Ecclesiastical architecture (church architecture) refers to the architecture of Christian churches. This fork of architecture has developed specific terminology to describe the parts of a church structure. Since this term is used to describe Christian churches, by definition, the terms could have originated over two-thousand years ago, however, several were derived from words in Latin and Greek that were used for Roman and Greek temples at much earlier dates. That said, many of the terms in use today for the basic parts of a church originated between the 14th and 17th centuries during the church-building periods of Gothic, Renaissance and Baroque architecture.
Terms of Church Architecture
Some of the terms of church architecture apply predominantly to large, cruciform (cross-shaped) church structures with longitudinal seating arrangements (wherein the congregation displays a linear “movement” toward a terminally located sacred space) – and many are most easily identified in large Catholic cathedrals. However, several of these terms are also applicable to smaller, newer churches, even those modern churches designed with a centripetal floor plan (wherein the congregation groups around a centrally located sacred area). One can also notice that some of the terms incorporate religious symbolism as part of their meaning such as the term “nave” (derived from the Latin word “navis”, meaning “ship”) – read more in the Glossary below.
Glossary of the Most Common Interior Parts of a Church (alphabetical order)
|Aisle||A passage parallel to, and at the side of, the nave, choir or transept.||Sometimes aisles are separated from other parts of the church by a row of columns.|
|Altar||The sacred table in a Catholic church where the priest celebrates the Liturgy during the sacrifice of the Mass. The location is always set apart from the rest of the church and is where the bread and wine are consecrated.||Since altars are considered to be permanent places of sacrifice, they are generally made of stone, fine marble or solid wood; and firmly attached to the floor of the sanctuary.|
|Ambo||In Roman Catholic Churches, the ambo is the stand used for the readings, homilies and Universal Prayer intentions – it is not called a pulpit or lectern.||In the antecedent liturgy, there were two ambos. The Epistle ambo was placed on the southern side of the sanctuary, while the Gospel ambo was located on the northern side. Today, the ambo is generally on the northern side.|
|Ambulatory||An aisle behind the altar and sanctuary.||May be used to access radiating chapels behind the central location of the service.|
|Apse||A semicircular or polygonal-shaped area at the eastern (usually) end of the nave – arched or with a domed roof.||Term originally used in pre-Christian Roman architecture to describe an area designed to hold a statue or deity.|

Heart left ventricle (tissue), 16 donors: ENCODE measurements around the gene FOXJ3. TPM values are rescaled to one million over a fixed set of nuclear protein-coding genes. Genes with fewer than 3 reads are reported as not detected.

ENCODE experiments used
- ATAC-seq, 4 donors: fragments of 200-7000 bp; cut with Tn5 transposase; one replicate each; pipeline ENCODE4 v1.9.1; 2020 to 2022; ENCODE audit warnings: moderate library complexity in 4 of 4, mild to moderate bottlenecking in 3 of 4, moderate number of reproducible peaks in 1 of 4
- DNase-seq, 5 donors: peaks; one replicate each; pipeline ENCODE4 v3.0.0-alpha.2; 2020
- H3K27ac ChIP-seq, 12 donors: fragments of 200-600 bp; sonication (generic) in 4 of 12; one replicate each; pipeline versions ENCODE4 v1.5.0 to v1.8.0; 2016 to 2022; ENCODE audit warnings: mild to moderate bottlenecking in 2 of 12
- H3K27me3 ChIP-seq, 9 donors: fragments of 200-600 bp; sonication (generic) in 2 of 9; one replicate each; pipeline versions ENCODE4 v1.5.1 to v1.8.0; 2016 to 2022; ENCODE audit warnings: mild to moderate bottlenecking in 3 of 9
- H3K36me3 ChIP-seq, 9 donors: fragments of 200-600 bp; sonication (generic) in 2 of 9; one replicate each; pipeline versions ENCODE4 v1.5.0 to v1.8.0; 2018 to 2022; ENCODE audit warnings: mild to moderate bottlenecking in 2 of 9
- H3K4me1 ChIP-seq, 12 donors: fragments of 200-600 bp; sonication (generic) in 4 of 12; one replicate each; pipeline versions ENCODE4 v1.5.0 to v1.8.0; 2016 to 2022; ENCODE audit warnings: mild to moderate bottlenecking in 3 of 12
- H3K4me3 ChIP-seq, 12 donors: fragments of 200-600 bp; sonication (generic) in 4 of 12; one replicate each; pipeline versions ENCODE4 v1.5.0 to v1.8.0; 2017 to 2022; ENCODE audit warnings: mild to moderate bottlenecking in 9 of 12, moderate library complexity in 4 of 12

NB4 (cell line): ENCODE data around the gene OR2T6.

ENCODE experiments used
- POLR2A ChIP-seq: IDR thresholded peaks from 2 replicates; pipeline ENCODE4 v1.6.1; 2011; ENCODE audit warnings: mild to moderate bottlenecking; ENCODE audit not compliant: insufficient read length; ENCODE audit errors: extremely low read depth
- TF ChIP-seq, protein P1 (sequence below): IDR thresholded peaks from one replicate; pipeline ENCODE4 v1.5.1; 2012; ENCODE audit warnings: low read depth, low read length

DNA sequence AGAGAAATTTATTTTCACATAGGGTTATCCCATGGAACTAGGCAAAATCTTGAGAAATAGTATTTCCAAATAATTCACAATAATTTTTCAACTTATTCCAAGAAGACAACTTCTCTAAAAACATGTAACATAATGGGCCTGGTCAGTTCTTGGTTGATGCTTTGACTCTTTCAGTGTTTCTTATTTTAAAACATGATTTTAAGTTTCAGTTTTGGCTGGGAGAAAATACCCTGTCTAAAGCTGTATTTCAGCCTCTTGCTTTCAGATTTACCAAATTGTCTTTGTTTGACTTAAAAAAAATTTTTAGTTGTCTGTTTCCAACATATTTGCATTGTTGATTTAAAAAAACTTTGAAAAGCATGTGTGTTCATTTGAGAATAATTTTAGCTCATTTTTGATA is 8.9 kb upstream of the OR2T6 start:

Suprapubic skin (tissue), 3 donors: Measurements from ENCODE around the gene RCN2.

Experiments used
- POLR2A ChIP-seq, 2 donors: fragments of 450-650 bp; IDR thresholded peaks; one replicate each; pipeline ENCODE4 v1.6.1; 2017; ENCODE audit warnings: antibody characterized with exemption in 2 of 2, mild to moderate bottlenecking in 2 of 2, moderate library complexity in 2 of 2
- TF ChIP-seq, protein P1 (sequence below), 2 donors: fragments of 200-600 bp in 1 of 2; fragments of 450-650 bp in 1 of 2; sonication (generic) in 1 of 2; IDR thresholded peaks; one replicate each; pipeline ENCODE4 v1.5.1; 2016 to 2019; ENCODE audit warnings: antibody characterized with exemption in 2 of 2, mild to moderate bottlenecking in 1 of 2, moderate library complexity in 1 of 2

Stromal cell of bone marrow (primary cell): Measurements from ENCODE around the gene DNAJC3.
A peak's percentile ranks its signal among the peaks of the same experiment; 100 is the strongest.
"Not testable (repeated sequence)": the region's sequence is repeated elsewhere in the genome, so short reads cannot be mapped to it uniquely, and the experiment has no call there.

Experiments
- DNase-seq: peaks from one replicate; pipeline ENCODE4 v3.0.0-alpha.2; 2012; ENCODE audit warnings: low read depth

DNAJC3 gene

|Clerestory||An upper story of the nave with windows for illumination.||Sometimes called “clearstory” in American English.|
|Crossing||The intersection of the nave and the transepts in a cross-shaped (cruciform) church, i.e. the junction of the four arms of the cross.||The crossing often has an overhead dome, or a tower constructed above it.|
|Narthex||A vestibule between the main entrance and the nave of the church – usually at the western end of a church – generally colonnaded or arcaded from the nave. The narthex is a specific kind of vestibule if it leads directly to the outside.||In the early church, the unbaptized faithful would be restricted to the narthex. Another purpose for the narthex, in early days, was to provide a meeting place between the clergy and civilians or females.|
|Nave||The central part of the church building where the congregation sits or stands. In Western churches, it is rectangular and separated from the sanctuary.||Derived from the Latin word “navis” meaning “ship” because the nave resembled the shape of the deck of a ship; and also because of the church’s function as an “ark of salvation”, like “Noah’s Ark”.|
|Sanctuary||The “holy place” containing the altar where the service is conducted, distinct from the nave. Usually is elevated.||From the Latin word “sanctus” meaning “holy”. |
In the medieval Church, it was a place of immunity from arrest for a fugitive.
|Transept(s)||The part(s) of a cross-shaped (cruciform) church at right angles to the nave. Sometimes called colloquially as “the wings”.||Transepts are used for seating places other than the nave. Initially used to provide seating near the sanctuary for the clergy, choir or members of religious orders.|
|Vestibule||A hall or lobby next to the outer door of the church – does not have to be at the front entrance.|
Note: The “narthex” is a specific kind of vestibule.
|From the Latin word “vestibulum” meaning “entrance court”.|
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Adoremus – Elliott, Peter J., Most Rev. – https://adoremus.org/2022/08/what-is-an-altar/
Encyclopedia Britannica – https://www.britannica.com/browse/Architecture
Cathedrals and Churches, an illustrated glossary – https://www.abelard.org/france/cathedral_glossary.php
Online Etymology Dictionary – https://www.etymonline.com/
Oxford Languages – https://languages.oup.com/google-dictionary-en/
The Concise Lexicon of Christianity – https://www.kencollins.com/glossary/architecture.htm
United Methodist Church – https://www.umc.org/en/content/ask-the-umc-where-do-church-terms-like-narthex-and-nave-come-from
Hiller, Carl E. Caves to Cathedrals. Boston and Toronto: Little, Brown and Company, 1974.
Oggins, Robin S. Cathedrals. New York: Metro Books, 2000.